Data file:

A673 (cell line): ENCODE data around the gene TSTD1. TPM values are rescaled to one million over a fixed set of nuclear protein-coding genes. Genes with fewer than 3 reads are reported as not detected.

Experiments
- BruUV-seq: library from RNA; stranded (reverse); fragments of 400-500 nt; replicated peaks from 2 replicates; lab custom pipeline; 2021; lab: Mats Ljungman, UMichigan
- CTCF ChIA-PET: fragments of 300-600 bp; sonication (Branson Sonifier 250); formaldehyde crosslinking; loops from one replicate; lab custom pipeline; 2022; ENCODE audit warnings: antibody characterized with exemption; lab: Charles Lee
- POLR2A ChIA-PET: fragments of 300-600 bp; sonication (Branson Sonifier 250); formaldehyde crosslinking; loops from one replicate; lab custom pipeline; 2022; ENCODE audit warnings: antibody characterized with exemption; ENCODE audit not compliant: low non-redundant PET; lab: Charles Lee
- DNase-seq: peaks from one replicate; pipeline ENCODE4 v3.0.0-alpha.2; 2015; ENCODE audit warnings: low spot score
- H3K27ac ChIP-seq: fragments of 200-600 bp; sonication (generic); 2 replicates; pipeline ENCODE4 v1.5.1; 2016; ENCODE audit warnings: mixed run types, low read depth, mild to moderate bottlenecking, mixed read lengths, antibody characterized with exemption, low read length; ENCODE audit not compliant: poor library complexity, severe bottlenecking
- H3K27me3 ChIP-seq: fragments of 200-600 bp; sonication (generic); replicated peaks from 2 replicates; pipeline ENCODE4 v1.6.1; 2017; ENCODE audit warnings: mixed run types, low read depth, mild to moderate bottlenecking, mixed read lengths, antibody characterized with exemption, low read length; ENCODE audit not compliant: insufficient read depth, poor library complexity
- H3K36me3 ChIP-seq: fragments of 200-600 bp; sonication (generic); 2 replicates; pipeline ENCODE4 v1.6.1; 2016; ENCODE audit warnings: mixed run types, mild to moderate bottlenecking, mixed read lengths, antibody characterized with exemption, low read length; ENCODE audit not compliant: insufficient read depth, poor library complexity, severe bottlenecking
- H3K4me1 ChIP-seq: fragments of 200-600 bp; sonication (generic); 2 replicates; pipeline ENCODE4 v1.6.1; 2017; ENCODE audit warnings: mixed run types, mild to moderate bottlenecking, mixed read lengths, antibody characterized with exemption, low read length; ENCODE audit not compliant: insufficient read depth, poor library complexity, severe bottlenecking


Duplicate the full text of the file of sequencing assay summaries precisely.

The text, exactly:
A673 (cell line): ENCODE data around the gene TSTD1. TPM values are rescaled to one million over a fixed set of nuclear protein-coding genes. Genes with fewer than 3 reads are reported as not detected.

Experiments
- BruUV-seq: library from RNA; stranded (reverse); fragments of 400-500 nt; replicated peaks from 2 replicates; lab custom pipeline; 2021; lab: Mats Ljungman, UMichigan
- CTCF ChIA-PET: fragments of 300-600 bp; sonication (Branson Sonifier 250); formaldehyde crosslinking; loops from one replicate; lab custom pipeline; 2022; ENCODE audit warnings: antibody characterized with exemption; lab: Charles Lee
- POLR2A ChIA-PET: fragments of 300-600 bp; sonication (Branson Sonifier 250); formaldehyde crosslinking; loops from one replicate; lab custom pipeline; 2022; ENCODE audit warnings: antibody characterized with exemption; ENCODE audit not compliant: low non-redundant PET; lab: Charles Lee
- DNase-seq: peaks from one replicate; pipeline ENCODE4 v3.0.0-alpha.2; 2015; ENCODE audit warnings: low spot score
- H3K27ac ChIP-seq: fragments of 200-600 bp; sonication (generic); 2 replicates; pipeline ENCODE4 v1.5.1; 2016; ENCODE audit warnings: mixed run types, low read depth, mild to moderate bottlenecking, mixed read lengths, antibody characterized with exemption, low read length; ENCODE audit not compliant: poor library complexity, severe bottlenecking
- H3K27me3 ChIP-seq: fragments of 200-600 bp; sonication (generic); replicated peaks from 2 replicates; pipeline ENCODE4 v1.6.1; 2017; ENCODE audit warnings: mixed run types, low read depth, mild to moderate bottlenecking, mixed read lengths, antibody characterized with exemption, low read length; ENCODE audit not compliant: insufficient read depth, poor library complexity
- H3K36me3 ChIP-seq: fragments of 200-600 bp; sonication (generic); 2 replicates; pipeline ENCODE4 v1.6.1; 2016; ENCODE audit warnings: mixed run types, mild to moderate bottlenecking, mixed read lengths, antibody characterized with exemption, low read length; ENCODE audit not compliant: insufficient read depth, poor library complexity, severe bottlenecking
- H3K4me1 ChIP-seq: fragments of 200-600 bp; sonication (generic); 2 replicates; pipeline ENCODE4 v1.6.1; 2017; ENCODE audit warnings: mixed run types, mild to moderate bottlenecking, mixed read lengths, antibody characterized with exemption, low read length; ENCODE audit not compliant: insufficient read depth, poor library complexity, severe bottlenecking